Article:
How Irish is Meghan Markle? Does it really matter?

Duchess is latest in long line of dignitaries whose Irish ancestry has been traced

It will probably not surprise many people that genealogists have been at work in finding Irish ancestral connections for Meghan Markle to coincide with her marriage to Harry Windsor and, most recently, their visit to Dublin this week.

On Wednesday, the Duke and Duchess of Sussex are due to visit Epic, the Irish Emigration Museum in the Dublin Docklands, where other well-known visitors, most recently Canadian prime minister Justin Trudeau, have received a copy of their family tree tracing their Irish ancestors at the neighbouring Irish Family History Centre.

Although Epic says there is no plan to present the duchess with such research on Wednesday, other genealogists have claimed to trace her roots back to a woman born in Ballinasloe in Co Galway in the 1820s, who later emigrated with her daughters to Canada.

Like many other visiting dignitaries, especially from the United States, from JF Kennedy to Barack Obama, coming to Ireland seems to be an occasion to find Irish ancestry for them, locate a specific origin place if possible, and make much of this connection. It is as if this somehow intensifies a national welcome.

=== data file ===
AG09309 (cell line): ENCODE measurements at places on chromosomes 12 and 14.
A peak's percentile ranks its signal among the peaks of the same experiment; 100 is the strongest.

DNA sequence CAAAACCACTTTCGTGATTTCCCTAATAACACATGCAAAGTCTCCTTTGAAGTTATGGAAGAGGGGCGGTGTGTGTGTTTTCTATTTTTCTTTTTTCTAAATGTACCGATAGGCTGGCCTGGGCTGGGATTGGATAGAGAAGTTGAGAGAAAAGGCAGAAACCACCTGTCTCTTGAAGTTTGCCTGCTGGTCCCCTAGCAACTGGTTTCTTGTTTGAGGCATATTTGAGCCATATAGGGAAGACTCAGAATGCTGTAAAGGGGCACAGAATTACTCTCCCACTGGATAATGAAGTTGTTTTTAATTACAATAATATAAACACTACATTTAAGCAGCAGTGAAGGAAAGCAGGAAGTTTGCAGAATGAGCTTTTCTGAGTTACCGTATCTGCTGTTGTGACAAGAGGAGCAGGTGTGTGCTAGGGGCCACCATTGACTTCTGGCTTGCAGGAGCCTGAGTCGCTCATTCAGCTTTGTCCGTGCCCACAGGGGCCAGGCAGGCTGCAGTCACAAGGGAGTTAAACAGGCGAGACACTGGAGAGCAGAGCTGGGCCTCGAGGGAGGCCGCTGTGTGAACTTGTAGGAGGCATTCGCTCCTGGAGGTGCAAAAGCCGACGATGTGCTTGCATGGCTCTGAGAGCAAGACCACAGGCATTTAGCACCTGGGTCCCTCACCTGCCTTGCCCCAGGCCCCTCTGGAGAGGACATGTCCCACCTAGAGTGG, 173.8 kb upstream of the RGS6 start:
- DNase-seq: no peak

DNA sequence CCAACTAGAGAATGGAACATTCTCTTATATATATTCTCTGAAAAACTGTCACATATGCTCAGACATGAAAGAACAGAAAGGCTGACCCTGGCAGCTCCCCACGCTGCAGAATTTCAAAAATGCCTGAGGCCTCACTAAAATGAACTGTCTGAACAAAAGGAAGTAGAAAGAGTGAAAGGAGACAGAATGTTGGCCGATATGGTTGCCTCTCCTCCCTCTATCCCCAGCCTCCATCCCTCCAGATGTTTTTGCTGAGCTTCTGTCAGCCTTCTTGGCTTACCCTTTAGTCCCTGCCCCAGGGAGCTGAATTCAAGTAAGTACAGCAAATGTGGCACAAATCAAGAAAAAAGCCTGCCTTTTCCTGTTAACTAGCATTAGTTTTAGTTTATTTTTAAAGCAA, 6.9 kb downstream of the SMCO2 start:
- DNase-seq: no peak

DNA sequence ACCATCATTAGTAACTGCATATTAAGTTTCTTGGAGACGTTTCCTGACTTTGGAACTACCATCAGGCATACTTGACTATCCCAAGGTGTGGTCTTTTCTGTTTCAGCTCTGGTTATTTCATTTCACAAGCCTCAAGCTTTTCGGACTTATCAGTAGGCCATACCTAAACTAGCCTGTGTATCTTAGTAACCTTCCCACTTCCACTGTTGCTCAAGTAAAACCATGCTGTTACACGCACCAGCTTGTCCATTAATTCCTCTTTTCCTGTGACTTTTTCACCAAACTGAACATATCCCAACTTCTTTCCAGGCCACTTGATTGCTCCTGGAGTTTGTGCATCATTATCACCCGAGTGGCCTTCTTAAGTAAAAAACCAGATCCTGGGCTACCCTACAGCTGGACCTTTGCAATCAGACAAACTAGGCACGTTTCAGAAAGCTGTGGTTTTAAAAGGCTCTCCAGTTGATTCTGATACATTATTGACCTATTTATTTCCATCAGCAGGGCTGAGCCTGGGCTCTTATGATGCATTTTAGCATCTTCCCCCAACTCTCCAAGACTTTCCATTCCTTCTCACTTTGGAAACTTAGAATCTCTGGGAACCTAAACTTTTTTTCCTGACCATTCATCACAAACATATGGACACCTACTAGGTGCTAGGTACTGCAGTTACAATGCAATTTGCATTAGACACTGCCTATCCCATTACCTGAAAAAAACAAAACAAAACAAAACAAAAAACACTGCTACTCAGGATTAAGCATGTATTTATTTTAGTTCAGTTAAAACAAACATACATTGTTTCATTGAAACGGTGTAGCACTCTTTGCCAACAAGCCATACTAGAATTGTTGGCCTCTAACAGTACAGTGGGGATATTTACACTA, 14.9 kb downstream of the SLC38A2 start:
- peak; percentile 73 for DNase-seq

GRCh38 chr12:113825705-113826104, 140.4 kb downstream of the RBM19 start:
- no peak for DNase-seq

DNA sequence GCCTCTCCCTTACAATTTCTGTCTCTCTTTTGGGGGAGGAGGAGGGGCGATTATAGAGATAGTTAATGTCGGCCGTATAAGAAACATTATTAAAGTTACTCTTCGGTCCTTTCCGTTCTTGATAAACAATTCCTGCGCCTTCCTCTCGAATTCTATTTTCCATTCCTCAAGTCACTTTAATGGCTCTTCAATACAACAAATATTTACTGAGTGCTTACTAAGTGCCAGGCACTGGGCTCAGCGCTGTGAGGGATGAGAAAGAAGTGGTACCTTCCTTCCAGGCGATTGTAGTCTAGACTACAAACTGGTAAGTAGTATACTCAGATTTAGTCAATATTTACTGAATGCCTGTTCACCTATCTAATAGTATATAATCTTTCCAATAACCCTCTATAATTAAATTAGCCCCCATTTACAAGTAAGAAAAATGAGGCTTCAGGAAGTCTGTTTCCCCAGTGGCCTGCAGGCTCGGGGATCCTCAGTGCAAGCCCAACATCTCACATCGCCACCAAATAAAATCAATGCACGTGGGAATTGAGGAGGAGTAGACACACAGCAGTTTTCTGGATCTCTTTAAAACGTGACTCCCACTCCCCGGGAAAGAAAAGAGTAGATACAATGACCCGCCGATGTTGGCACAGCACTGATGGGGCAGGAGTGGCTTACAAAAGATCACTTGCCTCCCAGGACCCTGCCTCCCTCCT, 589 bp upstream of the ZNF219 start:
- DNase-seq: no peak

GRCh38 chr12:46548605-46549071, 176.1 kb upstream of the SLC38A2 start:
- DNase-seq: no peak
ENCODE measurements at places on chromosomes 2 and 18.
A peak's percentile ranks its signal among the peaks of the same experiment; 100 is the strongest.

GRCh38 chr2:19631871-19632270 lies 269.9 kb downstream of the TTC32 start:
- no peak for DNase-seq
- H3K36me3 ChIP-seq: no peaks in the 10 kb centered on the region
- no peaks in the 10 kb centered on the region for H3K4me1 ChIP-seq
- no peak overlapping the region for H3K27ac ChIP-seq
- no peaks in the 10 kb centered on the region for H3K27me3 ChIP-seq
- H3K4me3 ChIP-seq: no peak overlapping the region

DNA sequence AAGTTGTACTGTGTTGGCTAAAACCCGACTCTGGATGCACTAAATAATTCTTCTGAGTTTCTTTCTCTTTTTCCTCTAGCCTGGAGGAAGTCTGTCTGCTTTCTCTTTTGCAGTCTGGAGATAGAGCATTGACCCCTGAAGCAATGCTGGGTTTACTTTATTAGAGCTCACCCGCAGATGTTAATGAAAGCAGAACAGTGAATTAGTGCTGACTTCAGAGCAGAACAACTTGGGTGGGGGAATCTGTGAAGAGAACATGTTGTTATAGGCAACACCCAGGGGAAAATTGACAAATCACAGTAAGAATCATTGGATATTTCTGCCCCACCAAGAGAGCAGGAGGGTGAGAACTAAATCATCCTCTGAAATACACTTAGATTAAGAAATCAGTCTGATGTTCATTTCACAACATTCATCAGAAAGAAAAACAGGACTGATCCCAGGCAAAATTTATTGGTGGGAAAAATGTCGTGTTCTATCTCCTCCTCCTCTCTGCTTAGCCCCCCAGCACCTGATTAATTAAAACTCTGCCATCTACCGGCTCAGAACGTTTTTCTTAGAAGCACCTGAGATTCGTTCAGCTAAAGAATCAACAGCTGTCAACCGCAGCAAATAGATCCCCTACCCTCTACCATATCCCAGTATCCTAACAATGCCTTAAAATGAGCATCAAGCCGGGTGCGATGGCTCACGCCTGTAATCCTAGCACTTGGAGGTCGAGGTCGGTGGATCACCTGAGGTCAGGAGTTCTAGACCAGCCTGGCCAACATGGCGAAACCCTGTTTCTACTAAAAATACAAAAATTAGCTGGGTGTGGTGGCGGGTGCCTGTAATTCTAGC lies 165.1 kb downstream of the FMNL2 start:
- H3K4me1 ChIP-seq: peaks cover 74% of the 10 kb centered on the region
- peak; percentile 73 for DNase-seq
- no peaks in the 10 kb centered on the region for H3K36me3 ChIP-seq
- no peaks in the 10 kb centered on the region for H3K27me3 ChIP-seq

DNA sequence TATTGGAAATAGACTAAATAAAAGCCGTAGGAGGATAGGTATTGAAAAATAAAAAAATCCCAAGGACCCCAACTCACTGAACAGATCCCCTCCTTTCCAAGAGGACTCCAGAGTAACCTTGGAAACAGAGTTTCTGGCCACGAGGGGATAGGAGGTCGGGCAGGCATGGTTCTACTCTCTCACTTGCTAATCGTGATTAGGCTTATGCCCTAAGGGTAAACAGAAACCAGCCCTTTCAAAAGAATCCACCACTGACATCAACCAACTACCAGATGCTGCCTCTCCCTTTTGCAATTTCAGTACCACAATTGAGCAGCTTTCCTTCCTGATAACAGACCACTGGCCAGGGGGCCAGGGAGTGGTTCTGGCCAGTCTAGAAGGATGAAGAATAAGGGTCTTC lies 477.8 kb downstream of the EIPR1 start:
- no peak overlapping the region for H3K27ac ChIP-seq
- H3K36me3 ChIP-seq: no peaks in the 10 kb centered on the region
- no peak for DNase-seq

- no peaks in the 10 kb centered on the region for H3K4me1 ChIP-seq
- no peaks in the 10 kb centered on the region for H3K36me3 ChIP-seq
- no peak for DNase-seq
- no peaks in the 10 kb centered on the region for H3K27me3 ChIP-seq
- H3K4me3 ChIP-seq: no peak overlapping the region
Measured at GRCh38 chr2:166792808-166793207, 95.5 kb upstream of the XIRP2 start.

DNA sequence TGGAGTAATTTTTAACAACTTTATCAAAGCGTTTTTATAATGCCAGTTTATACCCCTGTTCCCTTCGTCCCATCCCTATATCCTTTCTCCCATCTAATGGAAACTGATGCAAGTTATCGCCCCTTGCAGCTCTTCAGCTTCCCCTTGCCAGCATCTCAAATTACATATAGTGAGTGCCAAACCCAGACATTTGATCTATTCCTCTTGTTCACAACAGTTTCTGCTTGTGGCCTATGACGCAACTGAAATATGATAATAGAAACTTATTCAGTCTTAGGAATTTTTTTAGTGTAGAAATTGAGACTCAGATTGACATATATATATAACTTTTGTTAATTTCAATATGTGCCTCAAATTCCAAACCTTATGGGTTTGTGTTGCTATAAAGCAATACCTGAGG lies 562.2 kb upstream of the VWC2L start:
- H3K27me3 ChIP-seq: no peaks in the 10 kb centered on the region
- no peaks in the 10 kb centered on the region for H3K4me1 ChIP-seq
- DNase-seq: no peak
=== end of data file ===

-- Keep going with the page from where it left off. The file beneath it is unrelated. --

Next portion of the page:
Meghan Markle is in a long line here. A particular lineage not just of those with Irish ancestors in the “old country”, but of those found to have them when they become famous and come to visit, and get the gift of ancestral inclusion. This latest instance of “Irish roots found for the famous” phenomenon might be a moment to have a think about this, and to ask some questions.

Who needs Irish roots?

The questions that matter are much less about the depth and degree, or even accuracy, of Meghan Markle’s genealogical links to someone from Ireland in the past. It would not be fair, and beside the point really, for anyone to go into debunking mode, or to point to the commercial value of evoking roots, and spoil what should be a pleasant and ideally informative visit for them, and perhaps even a constructive one in a time of tense Irish-British relations.

And the question cannot be whether she, or anyone else for that matter, has enough ancestry to be considered to be Irish, since that is part of the problem of linking a welcome to a place with an ancestral connection.

Instead, how about posing the question of who needs Irish roots? Meghan Markle shouldn’t need any to feel welcome in Ireland, nor is she likely to be looking for Irish citizenship and the freedom of movement in the EU that it affords. And she obviously does not need them to claim permanent rights to remain in Ireland as a refugee. Different people need Irish roots in different ways.

People may gain Irish citizenship without Irish ancestry or family connection, but only in exceptional circumstances. Celebrating a celebrity’s Irish ancestry when they visit can be thought of as a generous gesture made possible by the scale of Irish emigration in the past. But does that imply less of a welcome for a visitor without any family connection?